The art market is nasty

Updated: Apr 21


Art by Jessica Calaguas

Picture this: You're walking through an art gallery when you see it. The piece you’ve been searching for your entire life, just begging for your attention. The blank canvas of a white wall, full of opportunity. In the middle, a luscious shade of yellow embodying peace, optimism, and creativity. The silver in the center, like chains that hold down life, preventing prosperity. The message it holds is beyond comprehension: a representation of the gradual struggles of life. The importance of growth and simultaneously of decay. A gorgeous, beautiful portrait of… a banana?! Duct taped to a wall?!

Photo by Rhona Wise/ EPA

Yes, this is indeed a real art piece, and like most outrageous art pieces, it sold for a whopping price of $120,000 dollars; much more than it should be worth. Created by Italian artist Maurizio Cattelan, this satirical piece titled the “Comedian” is just one of the many ridiculous art pieces that have sold for an insane amount of money. And although it gained attention mainly due to its purposeful stupidity-- the man who bought the banana actually ate it for the public display shortly thereafter--- it’s difficult to exaggerate just how unbelievable the art market can be.


The art market is fascinatingly stupid, especially in this day and age, but it wasn’t always this way. From its peak during the Renaissance until now, the art market and art itself has drastically evolved from what it once was. This includes which styles of art hold the most popularity and what is considered to be valuable in the eyes of art buyers and sellers.


Before photography was invented, portraits and such works that would capture places, moments, and people in time were the centers of the market. Art like Michelangelo’s, Da Vinci’s, and Raphael’s are all examples of art typical to the time period.

Now, since cameras allow for the production of hyper realistic images all by themselves, conceptual and modern art has slowly taken rise. Because of this, the skill aspect that contributed to a piece’s worth has slowly faded away, while creating significant (and valuable) art has become increasingly difficult. Ideas have to be thought out and meticulously planned with deeper, more profound meanings, and styles have to become more and more discernible.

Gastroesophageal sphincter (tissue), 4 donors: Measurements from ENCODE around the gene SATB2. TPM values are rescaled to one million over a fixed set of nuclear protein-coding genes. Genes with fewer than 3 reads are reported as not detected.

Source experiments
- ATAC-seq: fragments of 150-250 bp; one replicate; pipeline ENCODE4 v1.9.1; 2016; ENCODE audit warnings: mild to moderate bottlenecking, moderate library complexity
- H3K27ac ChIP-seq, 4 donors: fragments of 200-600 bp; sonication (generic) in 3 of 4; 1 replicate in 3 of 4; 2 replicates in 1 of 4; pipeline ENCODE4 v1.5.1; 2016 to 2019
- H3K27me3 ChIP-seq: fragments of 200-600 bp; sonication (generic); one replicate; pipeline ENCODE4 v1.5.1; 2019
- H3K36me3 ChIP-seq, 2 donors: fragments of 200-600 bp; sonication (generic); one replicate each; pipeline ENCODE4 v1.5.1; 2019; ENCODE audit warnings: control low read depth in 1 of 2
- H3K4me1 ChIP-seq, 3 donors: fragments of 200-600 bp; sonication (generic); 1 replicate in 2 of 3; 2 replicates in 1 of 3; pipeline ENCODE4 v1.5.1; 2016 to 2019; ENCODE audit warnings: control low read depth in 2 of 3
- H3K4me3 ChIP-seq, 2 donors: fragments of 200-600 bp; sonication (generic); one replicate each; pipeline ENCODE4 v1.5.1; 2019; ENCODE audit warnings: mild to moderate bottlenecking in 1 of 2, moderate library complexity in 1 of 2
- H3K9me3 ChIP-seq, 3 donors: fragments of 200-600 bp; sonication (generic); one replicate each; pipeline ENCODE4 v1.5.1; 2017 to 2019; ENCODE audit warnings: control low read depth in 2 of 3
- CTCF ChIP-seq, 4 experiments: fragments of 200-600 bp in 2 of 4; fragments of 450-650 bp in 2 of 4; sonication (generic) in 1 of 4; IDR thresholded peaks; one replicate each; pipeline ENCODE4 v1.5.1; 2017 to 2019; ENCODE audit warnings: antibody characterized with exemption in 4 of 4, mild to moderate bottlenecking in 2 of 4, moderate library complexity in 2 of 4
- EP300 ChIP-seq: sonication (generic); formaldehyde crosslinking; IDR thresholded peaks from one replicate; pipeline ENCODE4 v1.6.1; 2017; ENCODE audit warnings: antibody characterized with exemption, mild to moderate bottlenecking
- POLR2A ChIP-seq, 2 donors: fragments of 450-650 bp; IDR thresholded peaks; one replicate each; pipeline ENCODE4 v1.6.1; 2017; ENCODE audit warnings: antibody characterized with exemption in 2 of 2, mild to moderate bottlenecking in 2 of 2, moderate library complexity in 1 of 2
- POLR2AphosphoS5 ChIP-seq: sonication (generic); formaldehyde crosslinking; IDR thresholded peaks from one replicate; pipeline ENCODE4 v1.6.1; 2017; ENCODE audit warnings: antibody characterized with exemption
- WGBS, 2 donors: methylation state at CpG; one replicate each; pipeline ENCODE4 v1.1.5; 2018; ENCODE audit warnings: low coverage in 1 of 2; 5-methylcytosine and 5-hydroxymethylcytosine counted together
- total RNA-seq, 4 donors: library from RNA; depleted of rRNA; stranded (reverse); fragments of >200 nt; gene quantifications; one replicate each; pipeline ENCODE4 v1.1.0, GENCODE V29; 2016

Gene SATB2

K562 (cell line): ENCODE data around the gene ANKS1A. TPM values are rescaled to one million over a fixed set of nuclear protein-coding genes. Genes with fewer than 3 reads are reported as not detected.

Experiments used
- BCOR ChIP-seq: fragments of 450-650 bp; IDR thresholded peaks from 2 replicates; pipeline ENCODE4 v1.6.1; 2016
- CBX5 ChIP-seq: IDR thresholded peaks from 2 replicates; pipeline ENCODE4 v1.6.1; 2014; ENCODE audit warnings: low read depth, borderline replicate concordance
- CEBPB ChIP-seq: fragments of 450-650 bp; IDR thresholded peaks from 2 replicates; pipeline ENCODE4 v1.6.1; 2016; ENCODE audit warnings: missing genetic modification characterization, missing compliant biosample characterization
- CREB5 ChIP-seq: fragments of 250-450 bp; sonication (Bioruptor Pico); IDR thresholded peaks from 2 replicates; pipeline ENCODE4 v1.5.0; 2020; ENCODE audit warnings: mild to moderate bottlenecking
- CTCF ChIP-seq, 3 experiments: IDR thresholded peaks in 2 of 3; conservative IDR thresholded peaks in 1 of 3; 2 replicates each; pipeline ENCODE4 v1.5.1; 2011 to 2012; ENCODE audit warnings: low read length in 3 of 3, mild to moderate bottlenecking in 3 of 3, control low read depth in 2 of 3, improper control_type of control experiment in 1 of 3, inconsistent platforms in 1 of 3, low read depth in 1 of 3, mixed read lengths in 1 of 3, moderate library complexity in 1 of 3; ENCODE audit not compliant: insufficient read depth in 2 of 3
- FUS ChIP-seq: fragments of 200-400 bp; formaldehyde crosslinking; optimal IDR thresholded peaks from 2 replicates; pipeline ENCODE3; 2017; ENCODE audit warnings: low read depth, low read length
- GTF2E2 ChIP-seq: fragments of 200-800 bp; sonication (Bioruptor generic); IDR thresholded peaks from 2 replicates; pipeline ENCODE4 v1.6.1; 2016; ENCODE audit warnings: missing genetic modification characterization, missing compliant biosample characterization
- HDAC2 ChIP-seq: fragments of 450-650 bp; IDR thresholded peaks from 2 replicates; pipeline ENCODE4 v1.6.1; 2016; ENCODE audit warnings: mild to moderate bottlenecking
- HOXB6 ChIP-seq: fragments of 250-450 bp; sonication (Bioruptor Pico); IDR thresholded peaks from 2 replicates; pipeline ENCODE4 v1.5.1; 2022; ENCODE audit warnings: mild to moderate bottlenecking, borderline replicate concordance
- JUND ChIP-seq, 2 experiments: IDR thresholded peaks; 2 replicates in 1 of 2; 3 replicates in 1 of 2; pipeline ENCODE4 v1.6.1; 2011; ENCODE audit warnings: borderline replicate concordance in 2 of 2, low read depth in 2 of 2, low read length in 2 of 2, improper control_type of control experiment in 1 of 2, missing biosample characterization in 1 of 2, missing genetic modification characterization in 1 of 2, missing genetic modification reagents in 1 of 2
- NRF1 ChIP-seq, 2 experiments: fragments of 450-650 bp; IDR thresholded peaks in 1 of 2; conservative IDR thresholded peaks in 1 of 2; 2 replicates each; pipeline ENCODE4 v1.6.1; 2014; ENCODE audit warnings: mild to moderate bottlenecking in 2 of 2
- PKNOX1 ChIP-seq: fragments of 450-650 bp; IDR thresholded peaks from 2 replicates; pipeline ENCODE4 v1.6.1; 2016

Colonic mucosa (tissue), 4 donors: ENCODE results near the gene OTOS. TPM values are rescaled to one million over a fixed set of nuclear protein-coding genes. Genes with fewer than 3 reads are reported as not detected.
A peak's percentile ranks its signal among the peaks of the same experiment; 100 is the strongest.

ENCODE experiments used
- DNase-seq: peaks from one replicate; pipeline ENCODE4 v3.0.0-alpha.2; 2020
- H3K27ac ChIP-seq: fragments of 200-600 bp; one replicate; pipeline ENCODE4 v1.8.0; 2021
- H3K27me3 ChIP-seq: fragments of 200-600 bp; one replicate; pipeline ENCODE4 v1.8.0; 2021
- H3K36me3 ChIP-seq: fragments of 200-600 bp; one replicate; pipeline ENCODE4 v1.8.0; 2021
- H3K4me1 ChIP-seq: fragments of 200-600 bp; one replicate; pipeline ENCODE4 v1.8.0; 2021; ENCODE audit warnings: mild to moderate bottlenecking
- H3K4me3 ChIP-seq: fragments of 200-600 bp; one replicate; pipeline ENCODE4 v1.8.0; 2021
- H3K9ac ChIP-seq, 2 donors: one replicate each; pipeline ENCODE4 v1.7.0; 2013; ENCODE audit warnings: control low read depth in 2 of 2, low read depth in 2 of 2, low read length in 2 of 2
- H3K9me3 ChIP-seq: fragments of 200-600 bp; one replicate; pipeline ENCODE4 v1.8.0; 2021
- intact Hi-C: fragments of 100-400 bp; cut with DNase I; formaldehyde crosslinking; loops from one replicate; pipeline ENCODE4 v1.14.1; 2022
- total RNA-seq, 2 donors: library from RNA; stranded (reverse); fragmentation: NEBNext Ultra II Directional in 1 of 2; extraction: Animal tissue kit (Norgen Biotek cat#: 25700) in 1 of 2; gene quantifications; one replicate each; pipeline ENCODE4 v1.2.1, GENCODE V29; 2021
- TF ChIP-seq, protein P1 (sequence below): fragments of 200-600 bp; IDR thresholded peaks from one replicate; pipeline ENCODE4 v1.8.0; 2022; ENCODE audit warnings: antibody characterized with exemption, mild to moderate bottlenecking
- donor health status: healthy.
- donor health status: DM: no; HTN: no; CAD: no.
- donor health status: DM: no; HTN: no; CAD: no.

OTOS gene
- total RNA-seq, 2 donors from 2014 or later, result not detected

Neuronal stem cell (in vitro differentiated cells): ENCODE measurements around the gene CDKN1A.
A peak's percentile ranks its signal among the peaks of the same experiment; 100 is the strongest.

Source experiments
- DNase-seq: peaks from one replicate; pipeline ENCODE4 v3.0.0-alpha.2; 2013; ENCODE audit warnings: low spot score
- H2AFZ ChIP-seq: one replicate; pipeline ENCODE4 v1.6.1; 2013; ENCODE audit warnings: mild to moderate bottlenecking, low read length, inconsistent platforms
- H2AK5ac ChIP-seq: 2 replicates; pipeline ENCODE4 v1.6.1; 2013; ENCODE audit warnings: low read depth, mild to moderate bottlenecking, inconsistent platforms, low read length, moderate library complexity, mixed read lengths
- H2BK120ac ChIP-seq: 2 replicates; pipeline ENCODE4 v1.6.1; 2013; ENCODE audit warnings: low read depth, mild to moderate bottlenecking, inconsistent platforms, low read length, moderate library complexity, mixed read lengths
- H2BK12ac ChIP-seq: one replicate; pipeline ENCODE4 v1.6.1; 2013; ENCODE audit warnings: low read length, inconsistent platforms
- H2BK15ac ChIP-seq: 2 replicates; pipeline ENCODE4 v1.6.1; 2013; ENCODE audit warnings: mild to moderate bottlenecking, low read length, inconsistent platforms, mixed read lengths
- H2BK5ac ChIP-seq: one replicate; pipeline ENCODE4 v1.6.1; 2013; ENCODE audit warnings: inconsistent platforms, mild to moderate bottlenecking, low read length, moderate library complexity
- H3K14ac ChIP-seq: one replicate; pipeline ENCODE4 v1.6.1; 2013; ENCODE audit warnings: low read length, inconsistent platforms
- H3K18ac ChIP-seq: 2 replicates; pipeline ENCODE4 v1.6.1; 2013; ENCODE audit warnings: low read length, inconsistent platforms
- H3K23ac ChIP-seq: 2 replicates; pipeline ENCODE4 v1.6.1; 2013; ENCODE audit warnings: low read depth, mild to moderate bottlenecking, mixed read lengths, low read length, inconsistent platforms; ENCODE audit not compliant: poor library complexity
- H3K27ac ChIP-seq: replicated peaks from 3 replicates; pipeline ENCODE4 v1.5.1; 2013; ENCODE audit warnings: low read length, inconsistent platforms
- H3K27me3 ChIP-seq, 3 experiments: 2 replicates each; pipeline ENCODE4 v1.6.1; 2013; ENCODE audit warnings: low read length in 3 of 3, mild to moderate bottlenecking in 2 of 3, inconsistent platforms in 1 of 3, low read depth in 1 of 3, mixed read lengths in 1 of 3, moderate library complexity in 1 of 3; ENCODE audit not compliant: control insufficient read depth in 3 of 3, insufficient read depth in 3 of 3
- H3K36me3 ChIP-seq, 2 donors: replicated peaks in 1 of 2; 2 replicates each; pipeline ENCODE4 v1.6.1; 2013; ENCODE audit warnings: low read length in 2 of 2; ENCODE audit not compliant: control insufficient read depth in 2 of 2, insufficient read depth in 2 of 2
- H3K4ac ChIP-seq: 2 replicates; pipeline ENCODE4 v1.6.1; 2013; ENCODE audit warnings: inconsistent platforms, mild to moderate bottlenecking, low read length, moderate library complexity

Over these past 15 years especially, modern and conceptual art has dominated the market.

Artists like KAWS, Mr. Brainwash, and Banksy have garnered the attention of the public, surging in interest and becoming some of the top names in the industry. This is not to say that the classics aren’t still of as much value as before, if not increasing. Monet’s, Van Gogh’s, and Hockney’s are still the tops of the market and always will be, their value continuing to skyrocket as each year goes by. Although, in this new day and age, the classics are running out and have been tossed around enough times for buyers, sellers, and traders alike. People are beginning to look for fresh faces as the amount of money in every new millionaire’s pockets increases.


But how does a piece even gain its value? What determines the value of one expensive art piece as opposed to another? This mainly lies in the hands of an incredibly small number of gatekeepers: the curators, gallery owners, and auctioneers. In the art world, this exclusive group controls everything.

For example, take a look at two of the most prominent art auction houses in the world: Sotheby’s and Christie’s are known to be the premier destinations of all prestigious artwork when it comes to auctioning and private sales, therefore it comes as no surprise that whatever they promote almost always becomes sought after. All of the big names have, at one point or another, resided in Sotheby’s or Christie’s auction houses and are often what dominates the headlines when another multi-million dollar art piece is sold. With this level of influence, they can control the rise and downfall in popularity of certain artists and their work. This goes the same way for those who buy them: the filthy rich.